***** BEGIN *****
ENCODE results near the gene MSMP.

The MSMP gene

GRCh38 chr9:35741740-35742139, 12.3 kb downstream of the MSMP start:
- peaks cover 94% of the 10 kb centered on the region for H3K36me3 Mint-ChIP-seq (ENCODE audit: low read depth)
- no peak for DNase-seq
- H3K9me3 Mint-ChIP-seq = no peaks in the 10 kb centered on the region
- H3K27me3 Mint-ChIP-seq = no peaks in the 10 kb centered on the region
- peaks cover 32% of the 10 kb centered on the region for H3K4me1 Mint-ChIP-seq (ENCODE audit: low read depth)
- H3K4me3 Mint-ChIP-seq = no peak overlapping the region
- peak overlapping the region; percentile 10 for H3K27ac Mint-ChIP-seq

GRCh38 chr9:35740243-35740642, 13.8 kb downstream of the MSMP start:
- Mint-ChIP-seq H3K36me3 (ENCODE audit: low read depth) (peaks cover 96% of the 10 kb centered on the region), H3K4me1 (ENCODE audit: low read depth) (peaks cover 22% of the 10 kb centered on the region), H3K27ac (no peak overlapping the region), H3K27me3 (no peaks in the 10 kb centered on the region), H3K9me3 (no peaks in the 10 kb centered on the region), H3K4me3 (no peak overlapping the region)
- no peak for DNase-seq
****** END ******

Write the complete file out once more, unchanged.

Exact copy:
ENCODE results near the gene MSMP.

The MSMP gene

GRCh38 chr9:35741740-35742139, 12.3 kb downstream of the MSMP start:
- peaks cover 94% of the 10 kb centered on the region for H3K36me3 Mint-ChIP-seq (ENCODE audit: low read depth)
- no peak for DNase-seq
- H3K9me3 Mint-ChIP-seq = no peaks in the 10 kb centered on the region
- H3K27me3 Mint-ChIP-seq = no peaks in the 10 kb centered on the region
- peaks cover 32% of the 10 kb centered on the region for H3K4me1 Mint-ChIP-seq (ENCODE audit: low read depth)
- H3K4me3 Mint-ChIP-seq = no peak overlapping the region
- peak overlapping the region; percentile 10 for H3K27ac Mint-ChIP-seq

GRCh38 chr9:35740243-35740642, 13.8 kb downstream of the MSMP start:
- Mint-ChIP-seq H3K36me3 (ENCODE audit: low read depth) (peaks cover 96% of the 10 kb centered on the region), H3K4me1 (ENCODE audit: low read depth) (peaks cover 22% of the 10 kb centered on the region), H3K27ac (no peak overlapping the region), H3K27me3 (no peaks in the 10 kb centered on the region), H3K9me3 (no peaks in the 10 kb centered on the region), H3K4me3 (no peak overlapping the region)
- no peak for DNase-seq